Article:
…Progressing towards a green economy for Namibia
By Hilary Mare
NAMIBIA’S Vision 2030, the overall development framework for the country, includes principles of environment, sustainable development and prosperity. The Government has put a lot of effort into including environmental sustainability in the process of policymaking as it moves towards its Vision 2030.
In essence, the new environmental tax on the import of electric filament lamps, new and used (re-treaded) pneumatic tyres and new and used motor vehicles – the so-called carbon emission tax introduced this week, makes a case for progress being made towards a green economy.
Without doubt, recognising the importance of reducing carbon emissions and foreseeing the benefits that a low carbon economy can bring ambitious greenhouse gas emissions reductions against a business as usual curve. Policies, frameworks and financial instruments need to support these commitments for any hope of achieving such reductions. The purpose of carbon tax, seen too often as a way to increase the tax base, is intended more to send the necessary price signals to change consumer behaviours and stimulate investor appetite to shift towards low carbon options. With a commitment to implement revenue recycling measures the effects on economic growth in the broader economy should be minimal.
“The idea apparently behind environmental taxes worldwide is to discourage people from harming the environment, by taxing the carbon dioxide emitted by vehicles, people are encouraged to acquire vehicles with lower CO2 emissions as the more CO2 a vehicle emits into the atmosphere, the more damage could be done to the earth’s atmosphere,” PwC senior manager Dennis Hyman said.
Indicators of progress on the green economy can be found in the most recent National Development Plan (NDP4). The NDP4 works to build high and sustained economic growth, with a strong focus on equality and job generation. Some important targets of the plan include four percent growth per annum in agriculture; increasing access to potable water from 85.5 percent to 100 percent, while maintaining sufficient reserves for industrialisation, and decreasing the level of people living in poverty from 15.8 percent in 2009/2010 to below 10 percent by 2016. The NDP4 also has many projections for jobs, although green jobs are not at this time integrated or specifically identified. The government investment allocation for the NDP4, including from State-Owned Enterprises (SOEs), was N$19 billion, though allocation and budget specifications are not detailed.
Other relevant strategies include the Environmental Management Act, introduced in 2007, which includes over 50 provisions with the goal to ensure significant effects of activities on the environment are considered in planning/ decision making, opportunity for participation in assessment processes and ensuring findings of assessments are considered prior to decision making. Namibia has introduced environmental fiscal instruments in various sectors. For instance, fees were successfully imposed on the fishing industry in 1991 to manage the sector ecologically and to increase the share of benefits for Namibians. The fees took the form of an increased cost of fishery licenses and an increase in the price paid for fish caught on a by-catch and fee per tonne. The fiscal reform sought to rebuild fish stocks and strengthen the national fisheries industry, while generating new employment.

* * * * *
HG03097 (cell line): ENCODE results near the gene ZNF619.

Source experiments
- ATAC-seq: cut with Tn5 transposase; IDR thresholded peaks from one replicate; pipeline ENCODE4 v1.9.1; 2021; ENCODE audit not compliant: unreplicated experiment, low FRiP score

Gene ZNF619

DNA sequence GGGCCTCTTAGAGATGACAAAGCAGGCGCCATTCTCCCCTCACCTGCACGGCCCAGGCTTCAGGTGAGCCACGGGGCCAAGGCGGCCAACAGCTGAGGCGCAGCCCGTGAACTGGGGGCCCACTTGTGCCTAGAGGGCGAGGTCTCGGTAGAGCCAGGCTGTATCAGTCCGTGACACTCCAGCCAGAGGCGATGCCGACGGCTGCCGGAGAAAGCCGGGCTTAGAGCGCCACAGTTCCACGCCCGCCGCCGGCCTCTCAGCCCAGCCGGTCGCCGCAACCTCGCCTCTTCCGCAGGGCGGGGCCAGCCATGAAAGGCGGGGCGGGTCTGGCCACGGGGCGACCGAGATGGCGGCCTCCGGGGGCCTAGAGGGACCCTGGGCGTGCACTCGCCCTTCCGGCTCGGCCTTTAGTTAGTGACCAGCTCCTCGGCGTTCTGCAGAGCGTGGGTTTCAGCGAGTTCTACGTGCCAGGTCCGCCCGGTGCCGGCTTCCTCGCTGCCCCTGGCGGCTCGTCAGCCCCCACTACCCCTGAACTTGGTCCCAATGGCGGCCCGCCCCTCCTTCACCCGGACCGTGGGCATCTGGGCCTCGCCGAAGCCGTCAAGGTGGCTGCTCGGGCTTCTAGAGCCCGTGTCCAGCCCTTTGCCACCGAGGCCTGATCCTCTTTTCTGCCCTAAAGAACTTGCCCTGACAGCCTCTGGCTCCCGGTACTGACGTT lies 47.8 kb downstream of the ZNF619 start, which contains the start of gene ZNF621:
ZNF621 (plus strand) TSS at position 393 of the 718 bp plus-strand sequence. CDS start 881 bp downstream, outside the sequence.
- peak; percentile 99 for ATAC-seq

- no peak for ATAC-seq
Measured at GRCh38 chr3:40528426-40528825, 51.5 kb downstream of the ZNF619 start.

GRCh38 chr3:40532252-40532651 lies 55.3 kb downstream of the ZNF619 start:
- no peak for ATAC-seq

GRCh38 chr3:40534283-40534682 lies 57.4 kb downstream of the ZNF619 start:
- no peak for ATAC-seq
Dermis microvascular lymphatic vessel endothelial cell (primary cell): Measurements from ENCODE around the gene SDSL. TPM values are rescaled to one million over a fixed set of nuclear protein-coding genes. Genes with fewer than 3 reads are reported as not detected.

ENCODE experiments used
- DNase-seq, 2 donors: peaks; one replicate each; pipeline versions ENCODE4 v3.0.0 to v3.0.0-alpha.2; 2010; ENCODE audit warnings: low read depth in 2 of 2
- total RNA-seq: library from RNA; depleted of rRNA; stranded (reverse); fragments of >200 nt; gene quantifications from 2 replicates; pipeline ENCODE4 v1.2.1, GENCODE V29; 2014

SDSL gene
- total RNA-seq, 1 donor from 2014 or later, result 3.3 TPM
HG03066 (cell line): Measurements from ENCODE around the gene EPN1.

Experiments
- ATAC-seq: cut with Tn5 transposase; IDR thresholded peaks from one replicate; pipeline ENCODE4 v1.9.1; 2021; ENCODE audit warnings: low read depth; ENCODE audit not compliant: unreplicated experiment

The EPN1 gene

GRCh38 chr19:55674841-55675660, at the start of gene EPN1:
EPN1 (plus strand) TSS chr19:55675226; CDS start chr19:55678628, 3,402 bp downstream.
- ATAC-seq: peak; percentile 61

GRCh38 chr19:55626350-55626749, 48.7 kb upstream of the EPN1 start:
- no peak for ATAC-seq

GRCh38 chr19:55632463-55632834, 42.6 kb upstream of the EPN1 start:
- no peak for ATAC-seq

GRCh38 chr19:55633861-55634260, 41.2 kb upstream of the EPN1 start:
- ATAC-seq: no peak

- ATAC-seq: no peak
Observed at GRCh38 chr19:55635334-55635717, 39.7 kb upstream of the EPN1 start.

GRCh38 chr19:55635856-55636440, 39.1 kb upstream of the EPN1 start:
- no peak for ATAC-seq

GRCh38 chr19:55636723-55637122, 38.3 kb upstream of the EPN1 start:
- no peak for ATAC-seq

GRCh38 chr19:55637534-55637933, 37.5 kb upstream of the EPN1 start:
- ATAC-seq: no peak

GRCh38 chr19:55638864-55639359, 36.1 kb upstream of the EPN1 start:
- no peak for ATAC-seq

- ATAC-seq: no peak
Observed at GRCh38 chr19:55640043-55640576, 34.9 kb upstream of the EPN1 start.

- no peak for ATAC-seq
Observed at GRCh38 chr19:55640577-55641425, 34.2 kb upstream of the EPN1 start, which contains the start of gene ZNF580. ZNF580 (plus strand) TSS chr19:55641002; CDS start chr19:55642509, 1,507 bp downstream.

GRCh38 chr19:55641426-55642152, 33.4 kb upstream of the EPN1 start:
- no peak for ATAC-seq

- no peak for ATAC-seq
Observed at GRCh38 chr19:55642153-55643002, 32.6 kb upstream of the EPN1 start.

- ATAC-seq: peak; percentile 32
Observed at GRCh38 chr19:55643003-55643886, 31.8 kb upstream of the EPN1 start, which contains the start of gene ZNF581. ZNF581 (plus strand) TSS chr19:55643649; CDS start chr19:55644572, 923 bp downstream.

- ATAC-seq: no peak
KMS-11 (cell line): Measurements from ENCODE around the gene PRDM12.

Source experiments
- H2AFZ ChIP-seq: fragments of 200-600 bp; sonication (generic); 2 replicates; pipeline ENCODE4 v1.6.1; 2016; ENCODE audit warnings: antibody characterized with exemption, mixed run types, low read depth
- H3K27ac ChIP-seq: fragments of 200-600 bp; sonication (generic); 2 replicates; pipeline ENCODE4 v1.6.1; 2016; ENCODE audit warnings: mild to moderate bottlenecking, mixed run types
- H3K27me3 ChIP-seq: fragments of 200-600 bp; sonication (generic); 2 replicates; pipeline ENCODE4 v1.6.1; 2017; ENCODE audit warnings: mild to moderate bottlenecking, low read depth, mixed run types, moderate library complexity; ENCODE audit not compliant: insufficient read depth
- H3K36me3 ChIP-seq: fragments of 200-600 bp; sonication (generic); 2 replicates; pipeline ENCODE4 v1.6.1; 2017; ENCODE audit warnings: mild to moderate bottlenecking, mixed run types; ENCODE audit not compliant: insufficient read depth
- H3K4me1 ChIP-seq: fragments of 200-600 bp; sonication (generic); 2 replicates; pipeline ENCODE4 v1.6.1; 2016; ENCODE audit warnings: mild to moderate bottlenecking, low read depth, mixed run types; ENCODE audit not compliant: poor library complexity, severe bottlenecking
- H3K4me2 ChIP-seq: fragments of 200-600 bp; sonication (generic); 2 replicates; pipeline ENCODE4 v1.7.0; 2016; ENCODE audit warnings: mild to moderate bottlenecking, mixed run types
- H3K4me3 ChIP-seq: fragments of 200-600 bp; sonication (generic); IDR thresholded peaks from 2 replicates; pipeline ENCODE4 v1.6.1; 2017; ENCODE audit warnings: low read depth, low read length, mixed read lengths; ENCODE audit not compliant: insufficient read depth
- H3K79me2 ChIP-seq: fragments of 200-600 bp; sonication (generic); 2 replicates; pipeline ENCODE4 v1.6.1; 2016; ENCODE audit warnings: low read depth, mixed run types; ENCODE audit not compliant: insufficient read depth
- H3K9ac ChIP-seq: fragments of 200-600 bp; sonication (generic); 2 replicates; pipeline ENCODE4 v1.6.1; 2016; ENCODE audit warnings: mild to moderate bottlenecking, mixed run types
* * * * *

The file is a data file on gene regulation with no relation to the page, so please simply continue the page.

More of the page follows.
By 2003, the contribution of the fisheries sector to GDP increased from US$38 million to US$462 million, while revenues from the fiscal instruments amounted to US$17.9 in 2002. The reform was successful at reducing overfishing and recovering fish stocks, while contributing to new employment amounting to 13 500 jobs. Secondly, after the country’s independence from South Africa, the new Water Resources Management Act introduced water tariffs to promote efficient use of water. However, there is scope to revise the current bulk water and end user tariffs, as well as water tariff subsidies. Regarding energy, levies are imposed on petrol, diesel and paraffin to promote renewable energies. Currently there is a royalty fee of five percent of the market value of oil produced and saved; a petroleum income tax of 35 percent of taxable income and an additional tax on petrol profits (after tax net cash flow on operations). Namibia is also exploring a renewable energy feed in tariff program, though it is in draft as of 2013.
As a result of fiscal concerns, Namibia has sought to broaden its revenue base and implemented new environmental taxes and levies to help promote value-adding activities within the country.
The environmental tax for motor vehicles is calculated by using the following formula: CO2 emission exceeding 120g/km, multiplied by the levy rate (N$40). A vehicle with a carbon emission of 447g/km will therefore have an environmental tax of (447 – 120) x 40, which equates to N$13 080. For tyres, the tax is N$10 per tyre, while electrical filament lamps will be subject to a tax of N$3 per lamp.
Export levies to be introduced to promote domestic value-addition in the primary commodity and natural resources sectors. Expected rates are between zero and two percent. The Minister further confirmed that work will continue on the feasibility of a presumptive tax for SMEs which was announced in the 2014/2015 budget.
Conclusively, it is important for all organisations to assess the likelihood and extent of risk exposure to the tax, understand where they may be exposed to tax, to what extent they will be exposed and start planning to transition away from a reliance on carbon. Outside of direct taxation businesses should also anticipate potential price increases on taxable activities such as transport. A full review of a business’ supply chain will also provide information on a supplier’s exposure which may
trigger price hikes.
Confidente. Lifting the Lid. Copyright © 2015